We developed an open source Trek mapper program. For each i position in a query sequence (Figure S6 in Additional file 1), the program looks at the bases i−3 to i+3. If the exact 7-mer, with the associated rate constant values, is not available in the Trek database, the program reduces the size of the sequence to 5, by considering i−2 to i+2 positions, or, if necessary, to 3- or 1-mers, until an exact match is found in the database. This would mean that some reported substitution rates would come from the actual triad data. In any case, about half will come from pentads and some from heptads, accounting for more precise sequence-context information (see Results and discussion for the numbers). A few will originate from the fully averaged single-base (1-mer) Trek rates. For each unique sequence in the discussed 7-, 5-, 3- and 1-mers, if the k-mer appears more than once in the reference L1 sequence, of course with different neighbours at the positions out of the k-mer range, we average the Trek values by taking the median. For instance, the r G,A substitution rate constant in the 3-mer AGT represents the rate averaged across all the appearances of AGT in the L1 reference sequence, which would normally be with varying other neighbour bases, out of the 3-mer range. The r G,A in AGT will therefore represent the average rate constant across all the representatives of the significant range, the NNAGTNN 7-mers, present in L1, where N can be any of the four bases. In the same way, the substitution rate constants for the single bases (1-mers) can be considered as fully averaged across all the possible neighbour effects in NNNGNNN sequences. Our algorithm therefore makes the most of transposon exposed substitution rate data of the human genome, returning the best possible values inferable from our Trek database and, where uncertainty is present, returning the best averaged values for a shorter context range. Furthermore, we have enabled the usage of symmetrized Trek parameterisation, assuming an overall strand-invariance of the substitution rates. In the latter case, the complementary rate constants of the central bases in two reverse complementary k-mers were equalised. For example, the G →A substitution rate constant (r 1) in the 3-mer AGC was set equal to the complementary C →T rate constant (r 2) in the reverse complementary GCT. The data equalisation was done in the following way: if both r 1 and r 2 were of the same quality accounting for the whole sequence-context information in both 3-mer variants, then both values were set to (r 1+r 2)/2; however, if one of the rate constants was determined with a better quality, since the full 3-mer data for the other case was missing and the 1-mer average was used as a replacement, then the rate constant of the better quality variant was assigned to both r 1 and r 2. Accounting for the strand symmetry improves the results of the validation studies, further refining the substitution rate constant values and increasing the coverage of longer k-mers in the Trek database. The described open source program, along with the associated data can be accessed through the http://trek.atgcdynamics.org web page. Future improvements in data and the program, through extending the types of mobile DNA in the Trek procedure, will be reflected on the same web site. The Trek mapper server application was written in R, using the Shiny library and server backend (http://shiny.rstudio.com). The stand-alone program, supporting both graphical and programmatic (terminal) interaction and multi-processor computing, can be obtained from the same web page, to be used for larger projects and genomes.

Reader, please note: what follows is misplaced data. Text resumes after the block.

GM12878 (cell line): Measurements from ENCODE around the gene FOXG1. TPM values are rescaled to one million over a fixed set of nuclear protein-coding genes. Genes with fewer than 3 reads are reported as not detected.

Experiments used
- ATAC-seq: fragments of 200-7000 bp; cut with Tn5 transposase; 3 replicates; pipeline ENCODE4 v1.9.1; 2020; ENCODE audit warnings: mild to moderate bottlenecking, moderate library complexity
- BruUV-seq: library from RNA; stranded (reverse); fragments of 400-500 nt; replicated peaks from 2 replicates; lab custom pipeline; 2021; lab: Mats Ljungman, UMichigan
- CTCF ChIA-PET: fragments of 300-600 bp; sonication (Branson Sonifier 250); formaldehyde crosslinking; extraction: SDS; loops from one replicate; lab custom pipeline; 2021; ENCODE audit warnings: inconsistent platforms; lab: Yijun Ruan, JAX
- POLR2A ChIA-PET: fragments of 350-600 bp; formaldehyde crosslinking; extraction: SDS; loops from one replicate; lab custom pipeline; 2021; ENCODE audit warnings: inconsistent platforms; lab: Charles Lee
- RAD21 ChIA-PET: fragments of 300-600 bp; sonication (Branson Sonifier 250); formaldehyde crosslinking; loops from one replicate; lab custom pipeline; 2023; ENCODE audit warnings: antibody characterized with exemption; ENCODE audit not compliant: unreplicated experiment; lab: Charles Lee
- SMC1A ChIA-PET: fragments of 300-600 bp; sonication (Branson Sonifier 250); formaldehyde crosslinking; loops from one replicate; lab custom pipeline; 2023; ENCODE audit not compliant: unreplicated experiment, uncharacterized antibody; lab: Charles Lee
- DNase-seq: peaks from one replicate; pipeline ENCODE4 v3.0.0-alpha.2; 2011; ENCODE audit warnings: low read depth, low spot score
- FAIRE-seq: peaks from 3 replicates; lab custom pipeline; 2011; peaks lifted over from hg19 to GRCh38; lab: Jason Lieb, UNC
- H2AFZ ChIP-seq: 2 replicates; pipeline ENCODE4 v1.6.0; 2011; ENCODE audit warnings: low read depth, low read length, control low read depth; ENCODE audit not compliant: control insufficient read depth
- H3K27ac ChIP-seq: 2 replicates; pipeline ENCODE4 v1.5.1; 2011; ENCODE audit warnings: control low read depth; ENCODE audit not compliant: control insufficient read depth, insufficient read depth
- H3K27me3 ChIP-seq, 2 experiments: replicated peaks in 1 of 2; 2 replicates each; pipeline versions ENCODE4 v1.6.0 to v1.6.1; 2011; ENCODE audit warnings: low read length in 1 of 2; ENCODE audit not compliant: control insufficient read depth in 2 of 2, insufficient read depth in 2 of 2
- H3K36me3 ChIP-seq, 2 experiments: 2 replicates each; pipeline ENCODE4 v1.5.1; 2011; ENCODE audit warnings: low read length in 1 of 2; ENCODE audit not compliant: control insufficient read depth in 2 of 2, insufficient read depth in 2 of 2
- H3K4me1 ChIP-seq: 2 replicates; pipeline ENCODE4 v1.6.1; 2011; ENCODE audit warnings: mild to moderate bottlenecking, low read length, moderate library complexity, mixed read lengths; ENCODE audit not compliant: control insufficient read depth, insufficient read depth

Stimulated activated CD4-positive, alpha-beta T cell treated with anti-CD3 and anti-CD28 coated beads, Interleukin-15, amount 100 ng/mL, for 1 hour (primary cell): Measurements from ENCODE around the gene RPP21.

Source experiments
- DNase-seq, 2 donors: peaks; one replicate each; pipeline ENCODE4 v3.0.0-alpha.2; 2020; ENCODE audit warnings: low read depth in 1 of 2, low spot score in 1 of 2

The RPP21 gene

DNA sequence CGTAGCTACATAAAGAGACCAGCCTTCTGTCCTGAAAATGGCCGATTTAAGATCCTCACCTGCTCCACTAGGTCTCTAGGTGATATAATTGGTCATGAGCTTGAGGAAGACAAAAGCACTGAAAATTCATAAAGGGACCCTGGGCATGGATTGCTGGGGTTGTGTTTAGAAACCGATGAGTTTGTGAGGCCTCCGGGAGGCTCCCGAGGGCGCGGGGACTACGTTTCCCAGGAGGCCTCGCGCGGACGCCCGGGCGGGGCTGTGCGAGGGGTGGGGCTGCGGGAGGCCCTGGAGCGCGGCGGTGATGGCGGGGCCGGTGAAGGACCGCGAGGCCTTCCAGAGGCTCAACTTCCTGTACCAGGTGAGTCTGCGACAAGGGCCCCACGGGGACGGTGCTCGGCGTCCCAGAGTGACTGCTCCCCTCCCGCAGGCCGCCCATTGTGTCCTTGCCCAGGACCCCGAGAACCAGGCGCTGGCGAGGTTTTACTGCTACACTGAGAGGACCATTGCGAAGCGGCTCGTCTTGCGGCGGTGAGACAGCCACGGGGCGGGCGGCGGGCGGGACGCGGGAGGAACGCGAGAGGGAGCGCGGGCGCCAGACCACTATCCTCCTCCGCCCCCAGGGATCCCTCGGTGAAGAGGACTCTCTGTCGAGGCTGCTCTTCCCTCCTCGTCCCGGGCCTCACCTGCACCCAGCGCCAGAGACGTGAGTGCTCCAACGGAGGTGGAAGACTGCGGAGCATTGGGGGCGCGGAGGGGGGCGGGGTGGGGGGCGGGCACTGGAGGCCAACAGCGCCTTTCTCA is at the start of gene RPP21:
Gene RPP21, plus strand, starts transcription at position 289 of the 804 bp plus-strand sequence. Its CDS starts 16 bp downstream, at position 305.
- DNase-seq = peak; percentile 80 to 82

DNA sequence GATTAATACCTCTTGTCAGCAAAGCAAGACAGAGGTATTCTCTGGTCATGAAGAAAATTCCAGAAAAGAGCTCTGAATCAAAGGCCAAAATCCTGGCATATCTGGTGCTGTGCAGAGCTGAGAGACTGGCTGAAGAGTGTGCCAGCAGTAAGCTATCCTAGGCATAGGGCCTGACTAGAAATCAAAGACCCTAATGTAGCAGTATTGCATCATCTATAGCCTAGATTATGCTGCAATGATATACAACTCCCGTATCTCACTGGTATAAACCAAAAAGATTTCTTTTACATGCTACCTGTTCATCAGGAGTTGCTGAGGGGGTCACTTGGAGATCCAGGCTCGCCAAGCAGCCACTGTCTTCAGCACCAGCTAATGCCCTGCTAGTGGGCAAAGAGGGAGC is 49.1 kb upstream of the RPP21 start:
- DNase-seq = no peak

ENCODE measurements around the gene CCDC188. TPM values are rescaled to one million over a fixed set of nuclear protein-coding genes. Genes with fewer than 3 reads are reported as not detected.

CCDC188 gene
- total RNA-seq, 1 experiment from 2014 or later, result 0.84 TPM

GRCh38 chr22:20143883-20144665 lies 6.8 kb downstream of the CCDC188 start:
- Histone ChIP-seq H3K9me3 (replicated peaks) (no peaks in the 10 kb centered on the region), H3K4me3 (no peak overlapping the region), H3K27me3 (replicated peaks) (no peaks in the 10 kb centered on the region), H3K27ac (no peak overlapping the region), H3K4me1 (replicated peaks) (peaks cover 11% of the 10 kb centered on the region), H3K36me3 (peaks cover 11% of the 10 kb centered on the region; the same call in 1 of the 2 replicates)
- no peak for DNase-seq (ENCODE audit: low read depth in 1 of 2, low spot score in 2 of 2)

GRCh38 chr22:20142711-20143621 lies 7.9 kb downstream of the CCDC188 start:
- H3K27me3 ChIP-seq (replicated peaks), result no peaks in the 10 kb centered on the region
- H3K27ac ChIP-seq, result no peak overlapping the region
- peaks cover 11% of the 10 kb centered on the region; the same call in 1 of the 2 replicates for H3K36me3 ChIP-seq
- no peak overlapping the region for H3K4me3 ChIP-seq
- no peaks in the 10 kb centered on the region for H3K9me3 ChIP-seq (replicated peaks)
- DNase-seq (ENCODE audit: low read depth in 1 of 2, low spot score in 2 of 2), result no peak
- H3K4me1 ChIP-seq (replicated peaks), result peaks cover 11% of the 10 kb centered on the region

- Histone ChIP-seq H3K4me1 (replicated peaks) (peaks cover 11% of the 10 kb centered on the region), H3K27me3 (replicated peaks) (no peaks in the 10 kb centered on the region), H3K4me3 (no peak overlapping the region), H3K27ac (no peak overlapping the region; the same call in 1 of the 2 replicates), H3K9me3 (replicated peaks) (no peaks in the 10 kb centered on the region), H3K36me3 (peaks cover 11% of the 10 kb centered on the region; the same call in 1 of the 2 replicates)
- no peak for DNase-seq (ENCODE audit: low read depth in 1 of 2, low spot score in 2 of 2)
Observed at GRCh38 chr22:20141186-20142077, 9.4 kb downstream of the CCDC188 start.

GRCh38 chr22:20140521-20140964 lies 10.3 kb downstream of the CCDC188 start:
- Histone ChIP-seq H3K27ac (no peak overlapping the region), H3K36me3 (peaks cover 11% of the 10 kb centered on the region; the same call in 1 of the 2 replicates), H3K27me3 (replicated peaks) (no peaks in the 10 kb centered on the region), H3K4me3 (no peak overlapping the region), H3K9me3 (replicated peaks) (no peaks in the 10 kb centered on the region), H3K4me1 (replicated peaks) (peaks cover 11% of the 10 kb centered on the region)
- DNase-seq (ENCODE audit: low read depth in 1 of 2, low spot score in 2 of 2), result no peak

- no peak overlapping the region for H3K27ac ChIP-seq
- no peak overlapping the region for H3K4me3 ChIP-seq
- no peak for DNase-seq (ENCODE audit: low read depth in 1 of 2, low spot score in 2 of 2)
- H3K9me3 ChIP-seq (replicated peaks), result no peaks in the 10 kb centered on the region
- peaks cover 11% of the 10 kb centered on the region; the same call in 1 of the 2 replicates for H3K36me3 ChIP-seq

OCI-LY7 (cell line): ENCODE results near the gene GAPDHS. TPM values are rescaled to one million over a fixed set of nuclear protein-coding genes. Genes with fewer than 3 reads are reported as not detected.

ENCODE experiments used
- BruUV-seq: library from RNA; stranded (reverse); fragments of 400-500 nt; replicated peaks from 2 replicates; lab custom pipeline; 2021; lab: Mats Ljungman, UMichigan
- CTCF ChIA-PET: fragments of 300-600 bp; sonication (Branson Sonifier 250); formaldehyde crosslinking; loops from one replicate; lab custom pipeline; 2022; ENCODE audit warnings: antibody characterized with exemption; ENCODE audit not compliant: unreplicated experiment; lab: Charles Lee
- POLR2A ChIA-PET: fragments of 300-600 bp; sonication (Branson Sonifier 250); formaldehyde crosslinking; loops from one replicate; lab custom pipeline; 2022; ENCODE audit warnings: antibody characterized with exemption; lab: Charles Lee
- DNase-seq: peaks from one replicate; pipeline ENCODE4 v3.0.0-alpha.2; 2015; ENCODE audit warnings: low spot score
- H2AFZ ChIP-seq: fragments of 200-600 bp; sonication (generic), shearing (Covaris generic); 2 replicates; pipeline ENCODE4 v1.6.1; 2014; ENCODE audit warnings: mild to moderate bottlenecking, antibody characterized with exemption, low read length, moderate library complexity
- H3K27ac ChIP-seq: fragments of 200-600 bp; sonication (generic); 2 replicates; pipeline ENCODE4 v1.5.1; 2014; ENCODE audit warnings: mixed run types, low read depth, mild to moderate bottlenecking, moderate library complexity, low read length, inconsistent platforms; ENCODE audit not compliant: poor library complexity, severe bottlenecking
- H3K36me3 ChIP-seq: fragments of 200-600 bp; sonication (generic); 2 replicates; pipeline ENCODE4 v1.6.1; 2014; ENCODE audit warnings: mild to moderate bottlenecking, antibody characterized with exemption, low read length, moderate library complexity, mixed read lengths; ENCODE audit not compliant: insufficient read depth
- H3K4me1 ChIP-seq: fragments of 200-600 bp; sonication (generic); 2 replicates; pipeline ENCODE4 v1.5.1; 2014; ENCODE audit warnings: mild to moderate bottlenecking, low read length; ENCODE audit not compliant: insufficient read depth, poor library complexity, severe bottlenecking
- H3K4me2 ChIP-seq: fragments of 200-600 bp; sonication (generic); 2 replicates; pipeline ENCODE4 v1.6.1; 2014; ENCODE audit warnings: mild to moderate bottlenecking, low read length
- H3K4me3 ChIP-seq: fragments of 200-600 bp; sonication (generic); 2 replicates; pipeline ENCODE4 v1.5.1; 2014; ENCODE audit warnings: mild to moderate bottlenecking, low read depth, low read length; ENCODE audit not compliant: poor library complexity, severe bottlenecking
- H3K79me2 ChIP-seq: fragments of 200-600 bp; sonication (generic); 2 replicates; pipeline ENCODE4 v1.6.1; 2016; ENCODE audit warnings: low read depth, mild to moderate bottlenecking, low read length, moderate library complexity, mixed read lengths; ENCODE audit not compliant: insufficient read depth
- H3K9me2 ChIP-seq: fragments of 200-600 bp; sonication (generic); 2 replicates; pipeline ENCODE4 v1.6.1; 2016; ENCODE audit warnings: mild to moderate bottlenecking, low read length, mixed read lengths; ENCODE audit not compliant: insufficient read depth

Equilibration of a random DNA sequence with Trek rates

A 5 million (mln) nt sized random sequence (in silico “genome”) was created with the initial A, T, G and C base contents set to 20, 20, 30 and 30% correspondingly, hence with 60% genomic G+C content. The length was selected to cope with the finite computational and time resources, though operating on lengthier sequences will not change the outcome of the calculations, since the captured sequence-context effects are within 7-nt window. We first calculated the probabilities of all the possible substitution in this random sequence, which basically meant the assignment of three substitution rate constants per position in the genome, describing the conversion into the three bases other than the base already present in the respective position. This was done using the Trek mapper described above. Next, at each step, we sampled 5000 substitution weighted by the calculated 3×5 mln rate constants. We then identified those 5000 positions and the corresponding substitution types that were sampled to happen (Figure S7 in Additional file 1), performed those substitutions, and, updated the probability values via the Trek mapper. Repeated multiple times, the process evolved the sequence ruled by the core spontaneous substitution rate constants that are sensitive to the changes in the sequence composition at the immediate vicinity in the genome (Figs. 4, 5 and 6, Figure S8 in Additional file 1). The same simulation was also done by using the substitution rates averaged to singletons only, thus with no context dependence (Fig. 6).